6.10 In order to be able to ensure the individual's views are heard and understood and that they receive support to ensure their rights are not infringed, advocates have to be structurally and psychologically independent of the service system. Independent advocates - whether paid or unpaid - are clear that their primary loyalty and accountability is to the people who need advocates, not the agencies providing health and social services, and not to the government.

6.11 Psychological independence - independence of mind - is even more important than structural or financial independence. Some independent agencies are funded in part or wholly by statutory agencies and therefore have a responsibility to account to their funders for how they are spending the money.

6.12 But independent-minded advocates do not ask the funders for permission to disagree with them. Instead, they challenge agency policy and practice where these are compromising the well-being of the people they represent. They do not expect to be popular with everyone, but they do seek to ensure they are respected for the quality and integrity of their work.

6.13 Good advocacy agencies do not seek confrontation but they maintain the principle of primary accountability to the people they serve. Good commissioners welcome this spirit of independence, even if it makes their life harder.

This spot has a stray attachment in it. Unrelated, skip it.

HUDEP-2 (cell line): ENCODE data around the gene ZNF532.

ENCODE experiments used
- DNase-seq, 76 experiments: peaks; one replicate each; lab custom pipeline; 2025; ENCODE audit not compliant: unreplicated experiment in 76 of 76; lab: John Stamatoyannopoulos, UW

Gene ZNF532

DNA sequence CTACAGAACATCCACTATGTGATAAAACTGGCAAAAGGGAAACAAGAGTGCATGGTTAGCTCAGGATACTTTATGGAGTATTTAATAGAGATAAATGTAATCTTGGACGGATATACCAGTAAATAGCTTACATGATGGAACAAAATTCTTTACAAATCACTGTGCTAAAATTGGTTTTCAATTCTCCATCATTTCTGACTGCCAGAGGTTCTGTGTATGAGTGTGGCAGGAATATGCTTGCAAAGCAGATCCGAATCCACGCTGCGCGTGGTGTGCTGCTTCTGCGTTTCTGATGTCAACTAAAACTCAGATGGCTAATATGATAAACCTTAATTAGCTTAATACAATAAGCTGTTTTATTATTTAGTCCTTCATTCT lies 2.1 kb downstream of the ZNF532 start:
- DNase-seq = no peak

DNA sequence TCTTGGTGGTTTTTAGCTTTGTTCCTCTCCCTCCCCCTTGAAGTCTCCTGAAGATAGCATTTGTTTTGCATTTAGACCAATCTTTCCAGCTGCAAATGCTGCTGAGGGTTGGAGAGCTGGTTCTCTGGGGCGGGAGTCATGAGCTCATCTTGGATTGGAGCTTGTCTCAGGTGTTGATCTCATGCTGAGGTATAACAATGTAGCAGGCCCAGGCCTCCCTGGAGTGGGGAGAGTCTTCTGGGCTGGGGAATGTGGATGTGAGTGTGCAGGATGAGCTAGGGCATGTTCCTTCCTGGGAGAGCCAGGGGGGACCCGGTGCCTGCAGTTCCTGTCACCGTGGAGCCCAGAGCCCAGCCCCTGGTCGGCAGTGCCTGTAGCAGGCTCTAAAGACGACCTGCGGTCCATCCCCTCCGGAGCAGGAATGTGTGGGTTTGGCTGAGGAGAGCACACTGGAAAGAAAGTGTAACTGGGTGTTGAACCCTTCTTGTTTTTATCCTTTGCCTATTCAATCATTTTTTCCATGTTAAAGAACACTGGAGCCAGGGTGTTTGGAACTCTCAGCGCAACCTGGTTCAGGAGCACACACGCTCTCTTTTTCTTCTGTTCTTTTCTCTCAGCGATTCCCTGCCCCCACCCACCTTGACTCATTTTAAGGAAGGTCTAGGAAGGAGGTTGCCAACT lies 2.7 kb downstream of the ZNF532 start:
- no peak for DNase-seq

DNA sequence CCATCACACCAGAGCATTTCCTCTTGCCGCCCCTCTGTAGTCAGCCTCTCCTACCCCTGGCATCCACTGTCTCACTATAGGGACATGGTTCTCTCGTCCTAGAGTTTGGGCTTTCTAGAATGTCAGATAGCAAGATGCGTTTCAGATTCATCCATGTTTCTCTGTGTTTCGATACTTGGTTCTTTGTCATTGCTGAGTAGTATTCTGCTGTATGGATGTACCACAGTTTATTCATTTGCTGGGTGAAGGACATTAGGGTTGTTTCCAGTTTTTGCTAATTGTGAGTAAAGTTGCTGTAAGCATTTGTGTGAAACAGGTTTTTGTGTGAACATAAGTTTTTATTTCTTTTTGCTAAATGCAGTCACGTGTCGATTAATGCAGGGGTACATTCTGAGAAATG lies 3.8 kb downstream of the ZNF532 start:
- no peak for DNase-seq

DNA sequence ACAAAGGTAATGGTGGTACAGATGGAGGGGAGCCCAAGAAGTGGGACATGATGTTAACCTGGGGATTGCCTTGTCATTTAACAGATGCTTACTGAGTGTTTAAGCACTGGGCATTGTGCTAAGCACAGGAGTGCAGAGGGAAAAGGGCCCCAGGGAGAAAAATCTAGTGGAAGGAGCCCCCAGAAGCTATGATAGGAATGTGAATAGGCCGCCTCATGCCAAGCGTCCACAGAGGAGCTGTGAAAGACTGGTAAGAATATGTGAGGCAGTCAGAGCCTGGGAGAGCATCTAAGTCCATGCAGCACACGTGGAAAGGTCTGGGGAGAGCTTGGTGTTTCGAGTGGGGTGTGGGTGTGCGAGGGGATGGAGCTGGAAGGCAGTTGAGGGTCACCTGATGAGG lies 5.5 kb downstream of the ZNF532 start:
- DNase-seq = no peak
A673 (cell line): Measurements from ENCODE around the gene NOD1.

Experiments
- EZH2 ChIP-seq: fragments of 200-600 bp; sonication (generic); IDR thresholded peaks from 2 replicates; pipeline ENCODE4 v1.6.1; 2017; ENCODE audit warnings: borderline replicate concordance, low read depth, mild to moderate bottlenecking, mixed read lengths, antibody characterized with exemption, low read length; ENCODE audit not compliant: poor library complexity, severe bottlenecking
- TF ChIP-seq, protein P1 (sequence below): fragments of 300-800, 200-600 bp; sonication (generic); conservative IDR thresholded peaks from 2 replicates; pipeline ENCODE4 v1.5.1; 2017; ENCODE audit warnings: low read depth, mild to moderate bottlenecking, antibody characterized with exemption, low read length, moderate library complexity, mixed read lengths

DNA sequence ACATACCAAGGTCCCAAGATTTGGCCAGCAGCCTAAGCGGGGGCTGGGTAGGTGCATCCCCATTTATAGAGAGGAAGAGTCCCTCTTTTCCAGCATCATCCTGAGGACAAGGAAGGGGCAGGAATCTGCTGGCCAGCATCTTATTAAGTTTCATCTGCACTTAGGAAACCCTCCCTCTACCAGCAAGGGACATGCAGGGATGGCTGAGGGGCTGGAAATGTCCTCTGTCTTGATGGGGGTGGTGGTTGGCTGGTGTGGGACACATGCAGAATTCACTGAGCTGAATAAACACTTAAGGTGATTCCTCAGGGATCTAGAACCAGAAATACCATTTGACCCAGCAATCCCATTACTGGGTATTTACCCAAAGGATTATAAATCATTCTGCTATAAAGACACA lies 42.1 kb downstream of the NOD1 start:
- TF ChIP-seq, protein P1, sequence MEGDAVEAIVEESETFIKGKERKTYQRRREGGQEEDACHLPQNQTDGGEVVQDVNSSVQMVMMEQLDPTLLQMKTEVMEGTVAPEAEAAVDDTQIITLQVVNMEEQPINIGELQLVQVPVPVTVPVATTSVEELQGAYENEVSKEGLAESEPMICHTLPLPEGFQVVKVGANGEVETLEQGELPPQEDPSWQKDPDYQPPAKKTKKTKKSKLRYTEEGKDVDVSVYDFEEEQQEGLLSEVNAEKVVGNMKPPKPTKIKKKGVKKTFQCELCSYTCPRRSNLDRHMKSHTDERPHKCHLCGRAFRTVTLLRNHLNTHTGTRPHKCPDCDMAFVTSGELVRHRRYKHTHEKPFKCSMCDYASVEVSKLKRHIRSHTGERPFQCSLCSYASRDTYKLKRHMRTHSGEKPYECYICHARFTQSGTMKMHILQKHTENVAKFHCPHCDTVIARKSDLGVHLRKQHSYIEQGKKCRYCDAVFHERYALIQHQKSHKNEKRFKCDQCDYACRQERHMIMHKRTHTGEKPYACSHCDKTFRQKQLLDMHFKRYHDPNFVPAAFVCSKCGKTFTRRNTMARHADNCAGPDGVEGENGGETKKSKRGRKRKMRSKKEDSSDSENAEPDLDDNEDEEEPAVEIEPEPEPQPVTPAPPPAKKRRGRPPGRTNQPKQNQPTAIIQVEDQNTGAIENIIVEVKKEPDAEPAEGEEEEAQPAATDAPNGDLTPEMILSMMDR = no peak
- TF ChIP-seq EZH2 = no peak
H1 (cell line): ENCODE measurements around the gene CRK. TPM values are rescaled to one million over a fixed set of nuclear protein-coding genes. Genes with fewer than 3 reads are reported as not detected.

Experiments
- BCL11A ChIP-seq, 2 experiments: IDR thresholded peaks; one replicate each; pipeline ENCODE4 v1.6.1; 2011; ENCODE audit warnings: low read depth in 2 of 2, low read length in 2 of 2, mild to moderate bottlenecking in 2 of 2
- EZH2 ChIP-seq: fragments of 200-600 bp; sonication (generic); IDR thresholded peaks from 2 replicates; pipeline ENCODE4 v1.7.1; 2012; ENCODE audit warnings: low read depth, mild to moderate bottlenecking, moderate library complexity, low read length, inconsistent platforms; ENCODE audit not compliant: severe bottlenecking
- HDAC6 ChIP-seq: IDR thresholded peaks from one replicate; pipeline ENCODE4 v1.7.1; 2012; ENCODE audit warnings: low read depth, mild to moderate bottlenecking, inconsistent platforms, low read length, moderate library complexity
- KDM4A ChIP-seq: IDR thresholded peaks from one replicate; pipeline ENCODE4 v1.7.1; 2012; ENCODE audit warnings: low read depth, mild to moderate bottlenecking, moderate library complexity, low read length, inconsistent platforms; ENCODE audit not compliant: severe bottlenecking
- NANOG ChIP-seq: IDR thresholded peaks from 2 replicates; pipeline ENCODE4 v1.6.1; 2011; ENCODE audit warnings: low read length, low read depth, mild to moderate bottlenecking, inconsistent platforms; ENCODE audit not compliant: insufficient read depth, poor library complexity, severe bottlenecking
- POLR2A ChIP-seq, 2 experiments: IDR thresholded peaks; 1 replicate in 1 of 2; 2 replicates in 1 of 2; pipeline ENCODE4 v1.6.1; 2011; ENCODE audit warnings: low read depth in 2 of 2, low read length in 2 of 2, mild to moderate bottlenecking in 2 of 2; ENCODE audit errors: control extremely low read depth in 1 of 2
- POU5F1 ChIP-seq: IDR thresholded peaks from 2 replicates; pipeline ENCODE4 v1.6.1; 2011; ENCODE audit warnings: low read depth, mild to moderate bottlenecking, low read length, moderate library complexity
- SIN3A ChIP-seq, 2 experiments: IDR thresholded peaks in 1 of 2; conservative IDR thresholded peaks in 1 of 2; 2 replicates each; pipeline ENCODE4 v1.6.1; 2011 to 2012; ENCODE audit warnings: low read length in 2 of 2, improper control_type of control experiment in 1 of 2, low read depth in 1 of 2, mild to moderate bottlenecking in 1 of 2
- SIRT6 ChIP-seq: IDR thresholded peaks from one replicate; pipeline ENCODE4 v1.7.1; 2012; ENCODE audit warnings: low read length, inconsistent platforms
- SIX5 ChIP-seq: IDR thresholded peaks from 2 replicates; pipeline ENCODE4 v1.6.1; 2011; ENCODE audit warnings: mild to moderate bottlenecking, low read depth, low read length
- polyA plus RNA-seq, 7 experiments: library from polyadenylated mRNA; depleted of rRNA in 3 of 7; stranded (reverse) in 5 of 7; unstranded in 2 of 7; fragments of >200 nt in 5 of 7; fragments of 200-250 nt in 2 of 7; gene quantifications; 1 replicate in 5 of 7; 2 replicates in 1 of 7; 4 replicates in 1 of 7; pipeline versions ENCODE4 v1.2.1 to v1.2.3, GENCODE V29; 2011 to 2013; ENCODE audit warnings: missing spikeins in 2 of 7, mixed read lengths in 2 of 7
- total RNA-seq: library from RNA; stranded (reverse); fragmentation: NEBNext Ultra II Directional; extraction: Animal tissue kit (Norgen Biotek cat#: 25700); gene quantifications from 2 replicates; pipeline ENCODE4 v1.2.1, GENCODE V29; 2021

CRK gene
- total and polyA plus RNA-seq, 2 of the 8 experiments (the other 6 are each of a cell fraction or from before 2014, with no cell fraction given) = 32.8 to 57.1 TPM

6.14 Ideas on how to ensure independence

  • Be committed as commissioners to this essential component of good effective advocacy.
  • The advocacy organisation should work within the Principles and Standards set out in Appendix 1 of this guide and have policies in place to identify and manage/minimise the risk of any conflict of interest (See appendix 2 for suggested areas for consideration and inclusion in this policy.)
  • Ensure that projects have security of funding for periods of at least three years, allowing time to grow and confidence to challenge.
  • Encourage advocacy organisations to diversify their funding streams, while remembering that NHS Boards and Local Authorities still have statutory duties.
  • Respect the advocacy organisation's policies, especially referral policies and procedures and confidentiality policies recognising that difficulties may arise during monitoring processes where characteristics are noted and advocacy partners may not feel comfortable with this.
  • In conjunction with the advocacy organisation draw up working protocols for referrals.
  • Make sure your own staff can have the opportunity to understand the role of independent advocates and involve advocacy organisations, or organisations like the Scottish Independent Advocacy Alliance, in training on the role of independent advocacy.
  • Make sure service information includes clear statements not only about your commitment to advocacy but also stresses the independence from Local Authority and Health Board services.
  • Have a clear agreement on what will happen if there are difficulties that cannot be resolved between you as the commissioner, and the advocacy organisation.

Contact

Email: Sandra Falconer, sandra.falconer@scotland.gsi.gov.uk

Phone: 0300 244 4000 – Central Enquiry Unit

The Scottish Government
St Andrew's House
Regent Road
Edinburgh
EH1 3DG